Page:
The Star Ferry terminal has a large bus terminal right in front of it so we found our way to the #2 stand to wait for our chariot. The bus took us along the harbour past the cultural centre and art museum then turned up the busy Nathan Road. This is the first time Mel had seen the “Oxford Street” of Hong Kong with it’s tall buildings on either side with neon signs everywhere and crowded sidewalks. It is quite an interesting experience. Passing Kowloon Park we disembarked and made our way over a few blocks to Temple Street. Before even getting there we determined to have something to eat so stopped at a small corner restaurant and managed to order a few things despite their being a bit of a language barrier. We ordered the “Hong Kong-Style Noodles” ($12) which took the longest to arrive - Basically a Singapore-noodle style stir fry with a bit of vegetables and egg that was given to us dumped in the bottom of a plastic bag (!). I had two skewers that Mel abstained from: One with deep-fried squid and another with deep-fried fish balls (both $10 each) that were quite tasty as well. We ordered from a small window into a manic kitchen behind. They were well prepared for crowded with stacks of food cooking everywhere.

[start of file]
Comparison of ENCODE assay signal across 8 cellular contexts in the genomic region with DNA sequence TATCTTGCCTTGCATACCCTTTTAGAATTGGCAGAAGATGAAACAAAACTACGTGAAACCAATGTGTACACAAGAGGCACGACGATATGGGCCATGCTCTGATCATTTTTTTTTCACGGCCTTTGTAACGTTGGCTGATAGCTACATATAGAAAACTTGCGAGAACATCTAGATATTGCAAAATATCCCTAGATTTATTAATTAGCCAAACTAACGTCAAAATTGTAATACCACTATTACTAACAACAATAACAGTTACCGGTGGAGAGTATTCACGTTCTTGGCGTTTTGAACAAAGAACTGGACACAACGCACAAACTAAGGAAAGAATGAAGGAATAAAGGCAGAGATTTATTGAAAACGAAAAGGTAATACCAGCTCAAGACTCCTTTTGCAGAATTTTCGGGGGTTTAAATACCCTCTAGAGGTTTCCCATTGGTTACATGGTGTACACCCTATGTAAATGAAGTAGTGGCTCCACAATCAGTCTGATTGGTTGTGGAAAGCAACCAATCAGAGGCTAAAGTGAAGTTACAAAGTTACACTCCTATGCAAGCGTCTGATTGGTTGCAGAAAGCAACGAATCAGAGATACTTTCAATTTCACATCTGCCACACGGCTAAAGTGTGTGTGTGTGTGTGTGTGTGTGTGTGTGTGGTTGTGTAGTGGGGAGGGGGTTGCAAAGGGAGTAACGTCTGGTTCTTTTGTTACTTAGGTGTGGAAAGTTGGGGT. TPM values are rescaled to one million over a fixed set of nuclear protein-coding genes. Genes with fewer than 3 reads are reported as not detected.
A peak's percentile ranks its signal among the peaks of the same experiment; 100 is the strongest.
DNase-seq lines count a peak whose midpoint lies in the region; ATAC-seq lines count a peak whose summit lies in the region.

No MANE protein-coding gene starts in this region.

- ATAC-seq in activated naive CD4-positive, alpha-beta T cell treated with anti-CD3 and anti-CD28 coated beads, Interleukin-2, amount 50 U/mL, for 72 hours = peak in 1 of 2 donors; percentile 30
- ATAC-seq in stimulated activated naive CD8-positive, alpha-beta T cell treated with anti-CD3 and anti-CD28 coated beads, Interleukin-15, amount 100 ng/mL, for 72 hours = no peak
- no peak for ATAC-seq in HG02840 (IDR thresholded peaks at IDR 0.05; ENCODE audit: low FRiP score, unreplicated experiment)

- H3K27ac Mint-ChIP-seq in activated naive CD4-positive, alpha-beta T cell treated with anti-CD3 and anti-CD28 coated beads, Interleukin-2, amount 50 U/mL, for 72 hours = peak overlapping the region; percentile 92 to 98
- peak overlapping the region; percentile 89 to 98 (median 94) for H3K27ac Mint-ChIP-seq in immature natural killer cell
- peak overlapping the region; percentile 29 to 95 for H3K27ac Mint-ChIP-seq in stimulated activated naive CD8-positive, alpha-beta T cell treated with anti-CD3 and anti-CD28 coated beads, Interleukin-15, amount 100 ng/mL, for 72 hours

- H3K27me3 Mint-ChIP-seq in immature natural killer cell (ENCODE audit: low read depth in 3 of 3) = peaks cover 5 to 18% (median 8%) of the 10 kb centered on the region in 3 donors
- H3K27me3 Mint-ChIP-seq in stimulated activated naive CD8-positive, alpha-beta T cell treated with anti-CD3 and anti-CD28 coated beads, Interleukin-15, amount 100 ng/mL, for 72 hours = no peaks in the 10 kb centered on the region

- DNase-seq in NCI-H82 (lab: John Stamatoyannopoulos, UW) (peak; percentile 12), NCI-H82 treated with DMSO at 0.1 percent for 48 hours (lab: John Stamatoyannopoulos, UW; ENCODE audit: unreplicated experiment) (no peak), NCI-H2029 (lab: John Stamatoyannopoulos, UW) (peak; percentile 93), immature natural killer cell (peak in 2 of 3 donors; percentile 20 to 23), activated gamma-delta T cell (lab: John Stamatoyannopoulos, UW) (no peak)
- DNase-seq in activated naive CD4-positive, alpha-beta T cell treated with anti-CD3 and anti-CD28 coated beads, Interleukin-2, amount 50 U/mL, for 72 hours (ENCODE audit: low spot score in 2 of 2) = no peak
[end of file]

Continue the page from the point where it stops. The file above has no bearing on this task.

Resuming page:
Ordering Dinner

At the market there were a lot of stalls selling clothing, trinkets and cheap souvenirs. We slowly made our way down the very narrow aisle between stalls on the left and right sides of the road.

Temple Street Night Market

Mel would occasionally want to stop to take pictures of the small dark side roads with the space above crammed with lit up signs sticking out all the way across the street - Most in Chinese but some in English. It did not matter the size of the business they seemed to have a sign - Lawyers, 7-11, McDonald’s, they all have their signs. This is old-school Hong Kong.

Side Streets

More Side Streets

Moving onwards I quickly spotted one of the destinations for our trip tonight - A small shop selling bowls of a sweet herbal tea. We sat for a few minutes to enjoy the soothing drink and looked around the small shop.

Eating Establishments in the Market...

The first stretch of the market gives way to a temple and, for some reason, the wares on offer start to change dramatically with shirts and phone chargers giving way to dildoes and condoms. It is a slightly seedier part of the market and the crowd noticeably thinned as we continued onwards. Eventually the market simply stops with a series of fruit and vegetable stalls.

Back on Nathan Road, we picked up some pears and unusual local oranges that look like clementines but taste a bit different. At $10 a plate we could not really argue.

Mel stopped at a medicine shop and was shocked at what was on offer so, sneakily, took a few pictures - Dear antlers, dried sea horses, and all sorts.